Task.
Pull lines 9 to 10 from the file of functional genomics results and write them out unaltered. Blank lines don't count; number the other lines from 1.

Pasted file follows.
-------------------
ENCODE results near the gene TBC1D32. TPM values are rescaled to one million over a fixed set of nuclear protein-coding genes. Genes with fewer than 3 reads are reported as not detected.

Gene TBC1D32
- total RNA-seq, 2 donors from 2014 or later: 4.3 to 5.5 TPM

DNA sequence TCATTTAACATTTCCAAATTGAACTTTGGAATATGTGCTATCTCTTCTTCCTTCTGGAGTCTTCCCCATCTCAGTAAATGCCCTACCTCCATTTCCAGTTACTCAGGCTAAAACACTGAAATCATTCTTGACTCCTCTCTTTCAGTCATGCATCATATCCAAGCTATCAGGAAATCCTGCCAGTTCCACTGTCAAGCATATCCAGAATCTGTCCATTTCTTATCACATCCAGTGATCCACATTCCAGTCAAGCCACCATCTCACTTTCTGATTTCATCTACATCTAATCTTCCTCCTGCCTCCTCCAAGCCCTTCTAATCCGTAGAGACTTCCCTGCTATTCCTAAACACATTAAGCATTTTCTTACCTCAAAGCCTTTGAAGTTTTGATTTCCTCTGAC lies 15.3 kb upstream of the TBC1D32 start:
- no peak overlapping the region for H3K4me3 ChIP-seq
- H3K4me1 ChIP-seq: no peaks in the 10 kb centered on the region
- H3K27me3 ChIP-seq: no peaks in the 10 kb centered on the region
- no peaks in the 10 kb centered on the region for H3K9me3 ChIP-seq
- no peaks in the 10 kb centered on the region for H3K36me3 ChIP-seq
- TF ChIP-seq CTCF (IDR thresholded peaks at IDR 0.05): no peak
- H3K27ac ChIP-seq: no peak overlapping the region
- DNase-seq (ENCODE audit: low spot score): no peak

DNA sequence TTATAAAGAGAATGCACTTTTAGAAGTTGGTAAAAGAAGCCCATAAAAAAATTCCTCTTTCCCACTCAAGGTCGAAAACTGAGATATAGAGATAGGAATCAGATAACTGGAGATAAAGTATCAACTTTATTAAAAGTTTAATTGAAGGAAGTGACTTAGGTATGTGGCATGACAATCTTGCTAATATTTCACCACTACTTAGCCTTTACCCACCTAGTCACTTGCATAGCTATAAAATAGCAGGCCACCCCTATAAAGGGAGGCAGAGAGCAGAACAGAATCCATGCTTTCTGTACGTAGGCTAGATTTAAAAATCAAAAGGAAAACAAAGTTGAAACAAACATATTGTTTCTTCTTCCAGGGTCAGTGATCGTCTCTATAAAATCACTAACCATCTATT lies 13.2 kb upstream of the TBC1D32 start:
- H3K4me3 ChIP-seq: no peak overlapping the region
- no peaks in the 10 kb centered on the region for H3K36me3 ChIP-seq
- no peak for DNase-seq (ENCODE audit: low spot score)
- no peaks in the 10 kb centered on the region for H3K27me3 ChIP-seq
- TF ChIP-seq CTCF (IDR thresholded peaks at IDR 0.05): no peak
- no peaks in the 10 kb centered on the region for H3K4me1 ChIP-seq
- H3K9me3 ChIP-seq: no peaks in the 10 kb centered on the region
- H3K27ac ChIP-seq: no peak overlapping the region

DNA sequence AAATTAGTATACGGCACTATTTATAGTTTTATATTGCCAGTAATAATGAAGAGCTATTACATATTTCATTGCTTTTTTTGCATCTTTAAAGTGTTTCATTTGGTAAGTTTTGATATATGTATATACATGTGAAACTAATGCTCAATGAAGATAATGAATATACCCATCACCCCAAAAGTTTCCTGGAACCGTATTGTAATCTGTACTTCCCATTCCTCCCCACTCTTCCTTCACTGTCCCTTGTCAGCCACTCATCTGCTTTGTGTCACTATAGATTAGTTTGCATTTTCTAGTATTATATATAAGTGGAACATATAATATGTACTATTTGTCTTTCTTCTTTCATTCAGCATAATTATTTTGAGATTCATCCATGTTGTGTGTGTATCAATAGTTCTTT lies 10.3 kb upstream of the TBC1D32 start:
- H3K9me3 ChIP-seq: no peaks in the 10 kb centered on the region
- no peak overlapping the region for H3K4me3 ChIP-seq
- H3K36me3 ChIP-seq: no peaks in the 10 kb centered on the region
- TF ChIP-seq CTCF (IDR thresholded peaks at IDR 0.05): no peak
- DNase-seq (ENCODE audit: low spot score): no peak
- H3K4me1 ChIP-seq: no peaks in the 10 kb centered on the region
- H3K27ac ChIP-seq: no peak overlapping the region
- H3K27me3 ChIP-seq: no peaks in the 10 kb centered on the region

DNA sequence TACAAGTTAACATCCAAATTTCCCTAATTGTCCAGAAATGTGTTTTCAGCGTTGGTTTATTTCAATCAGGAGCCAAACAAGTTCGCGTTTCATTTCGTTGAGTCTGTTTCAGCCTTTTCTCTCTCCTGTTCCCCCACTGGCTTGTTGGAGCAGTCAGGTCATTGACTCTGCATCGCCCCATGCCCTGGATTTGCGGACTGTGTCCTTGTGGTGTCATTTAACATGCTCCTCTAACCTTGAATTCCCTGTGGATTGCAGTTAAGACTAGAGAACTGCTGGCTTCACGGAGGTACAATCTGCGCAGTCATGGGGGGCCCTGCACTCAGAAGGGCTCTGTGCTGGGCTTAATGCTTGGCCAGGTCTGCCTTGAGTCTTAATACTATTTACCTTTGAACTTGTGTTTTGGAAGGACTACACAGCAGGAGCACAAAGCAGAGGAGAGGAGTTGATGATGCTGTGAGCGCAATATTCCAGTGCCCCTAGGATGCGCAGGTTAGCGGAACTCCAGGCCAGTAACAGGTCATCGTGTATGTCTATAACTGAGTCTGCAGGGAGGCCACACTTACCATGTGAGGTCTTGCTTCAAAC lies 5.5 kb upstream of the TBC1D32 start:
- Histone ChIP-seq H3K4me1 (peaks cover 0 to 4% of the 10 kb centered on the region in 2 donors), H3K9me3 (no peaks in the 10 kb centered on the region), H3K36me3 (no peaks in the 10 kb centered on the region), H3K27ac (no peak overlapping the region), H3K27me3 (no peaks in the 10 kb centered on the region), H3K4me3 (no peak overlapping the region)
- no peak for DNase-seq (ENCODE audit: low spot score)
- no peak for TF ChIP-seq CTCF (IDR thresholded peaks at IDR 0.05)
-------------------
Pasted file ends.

- no peaks in the 10 kb centered on the region for H3K36me3 ChIP-seq
- TF ChIP-seq CTCF (IDR thresholded peaks at IDR 0.05): no peak